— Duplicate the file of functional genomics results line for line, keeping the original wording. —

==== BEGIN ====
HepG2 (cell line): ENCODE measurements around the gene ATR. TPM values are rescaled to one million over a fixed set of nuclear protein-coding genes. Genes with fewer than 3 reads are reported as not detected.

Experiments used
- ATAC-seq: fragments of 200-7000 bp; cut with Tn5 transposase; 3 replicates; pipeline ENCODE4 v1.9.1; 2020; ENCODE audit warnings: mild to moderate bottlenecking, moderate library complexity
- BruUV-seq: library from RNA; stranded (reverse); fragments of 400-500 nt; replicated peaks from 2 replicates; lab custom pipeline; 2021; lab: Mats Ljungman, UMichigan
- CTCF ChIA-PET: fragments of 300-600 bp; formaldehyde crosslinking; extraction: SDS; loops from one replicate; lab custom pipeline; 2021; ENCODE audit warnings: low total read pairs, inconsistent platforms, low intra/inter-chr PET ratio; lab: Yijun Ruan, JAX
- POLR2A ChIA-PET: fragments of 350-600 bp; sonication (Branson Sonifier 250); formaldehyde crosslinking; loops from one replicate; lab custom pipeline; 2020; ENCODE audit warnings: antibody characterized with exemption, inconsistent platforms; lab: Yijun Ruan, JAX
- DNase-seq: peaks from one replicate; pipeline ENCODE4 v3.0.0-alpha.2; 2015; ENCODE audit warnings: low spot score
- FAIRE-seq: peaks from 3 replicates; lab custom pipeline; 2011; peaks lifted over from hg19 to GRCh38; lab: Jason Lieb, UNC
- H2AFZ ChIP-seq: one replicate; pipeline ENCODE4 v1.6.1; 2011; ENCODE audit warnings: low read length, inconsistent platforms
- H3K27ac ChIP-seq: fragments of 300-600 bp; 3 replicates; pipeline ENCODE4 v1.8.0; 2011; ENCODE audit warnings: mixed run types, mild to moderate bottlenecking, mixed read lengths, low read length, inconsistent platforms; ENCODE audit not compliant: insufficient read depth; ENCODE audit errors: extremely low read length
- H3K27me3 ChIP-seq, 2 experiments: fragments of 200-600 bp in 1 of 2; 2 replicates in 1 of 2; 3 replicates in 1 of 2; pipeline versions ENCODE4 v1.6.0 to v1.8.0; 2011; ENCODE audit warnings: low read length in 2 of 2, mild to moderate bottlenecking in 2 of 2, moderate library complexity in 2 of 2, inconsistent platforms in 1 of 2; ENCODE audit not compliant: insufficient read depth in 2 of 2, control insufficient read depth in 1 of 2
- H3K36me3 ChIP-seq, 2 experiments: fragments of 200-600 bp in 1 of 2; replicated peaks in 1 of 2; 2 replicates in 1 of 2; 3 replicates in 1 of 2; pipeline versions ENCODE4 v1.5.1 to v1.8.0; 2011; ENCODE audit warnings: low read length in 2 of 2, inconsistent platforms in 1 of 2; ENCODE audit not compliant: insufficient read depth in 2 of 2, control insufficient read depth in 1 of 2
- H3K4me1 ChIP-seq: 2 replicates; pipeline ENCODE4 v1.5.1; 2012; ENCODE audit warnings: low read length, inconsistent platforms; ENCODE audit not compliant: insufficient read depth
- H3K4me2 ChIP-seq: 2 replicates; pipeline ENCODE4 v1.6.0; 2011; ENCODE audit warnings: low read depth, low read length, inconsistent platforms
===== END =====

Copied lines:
HepG2 (cell line): ENCODE measurements around the gene ATR. TPM values are rescaled to one million over a fixed set of nuclear protein-coding genes. Genes with fewer than 3 reads are reported as not detected.

Experiments used
- ATAC-seq: fragments of 200-7000 bp; cut with Tn5 transposase; 3 replicates; pipeline ENCODE4 v1.9.1; 2020; ENCODE audit warnings: mild to moderate bottlenecking, moderate library complexity
- BruUV-seq: library from RNA; stranded (reverse); fragments of 400-500 nt; replicated peaks from 2 replicates; lab custom pipeline; 2021; lab: Mats Ljungman, UMichigan
- CTCF ChIA-PET: fragments of 300-600 bp; formaldehyde crosslinking; extraction: SDS; loops from one replicate; lab custom pipeline; 2021; ENCODE audit warnings: low total read pairs, inconsistent platforms, low intra/inter-chr PET ratio; lab: Yijun Ruan, JAX
- POLR2A ChIA-PET: fragments of 350-600 bp; sonication (Branson Sonifier 250); formaldehyde crosslinking; loops from one replicate; lab custom pipeline; 2020; ENCODE audit warnings: antibody characterized with exemption, inconsistent platforms; lab: Yijun Ruan, JAX
- DNase-seq: peaks from one replicate; pipeline ENCODE4 v3.0.0-alpha.2; 2015; ENCODE audit warnings: low spot score
- FAIRE-seq: peaks from 3 replicates; lab custom pipeline; 2011; peaks lifted over from hg19 to GRCh38; lab: Jason Lieb, UNC
- H2AFZ ChIP-seq: one replicate; pipeline ENCODE4 v1.6.1; 2011; ENCODE audit warnings: low read length, inconsistent platforms
- H3K27ac ChIP-seq: fragments of 300-600 bp; 3 replicates; pipeline ENCODE4 v1.8.0; 2011; ENCODE audit warnings: mixed run types, mild to moderate bottlenecking, mixed read lengths, low read length, inconsistent platforms; ENCODE audit not compliant: insufficient read depth; ENCODE audit errors: extremely low read length
- H3K27me3 ChIP-seq, 2 experiments: fragments of 200-600 bp in 1 of 2; 2 replicates in 1 of 2; 3 replicates in 1 of 2; pipeline versions ENCODE4 v1.6.0 to v1.8.0; 2011; ENCODE audit warnings: low read length in 2 of 2, mild to moderate bottlenecking in 2 of 2, moderate library complexity in 2 of 2, inconsistent platforms in 1 of 2; ENCODE audit not compliant: insufficient read depth in 2 of 2, control insufficient read depth in 1 of 2
- H3K36me3 ChIP-seq, 2 experiments: fragments of 200-600 bp in 1 of 2; replicated peaks in 1 of 2; 2 replicates in 1 of 2; 3 replicates in 1 of 2; pipeline versions ENCODE4 v1.5.1 to v1.8.0; 2011; ENCODE audit warnings: low read length in 2 of 2, inconsistent platforms in 1 of 2; ENCODE audit not compliant: insufficient read depth in 2 of 2, control insufficient read depth in 1 of 2
- H3K4me1 ChIP-seq: 2 replicates; pipeline ENCODE4 v1.5.1; 2012; ENCODE audit warnings: low read length, inconsistent platforms; ENCODE audit not compliant: insufficient read depth
- H3K4me2 ChIP-seq: 2 replicates; pipeline ENCODE4 v1.6.0; 2011; ENCODE audit warnings: low read depth, low read length, inconsistent platforms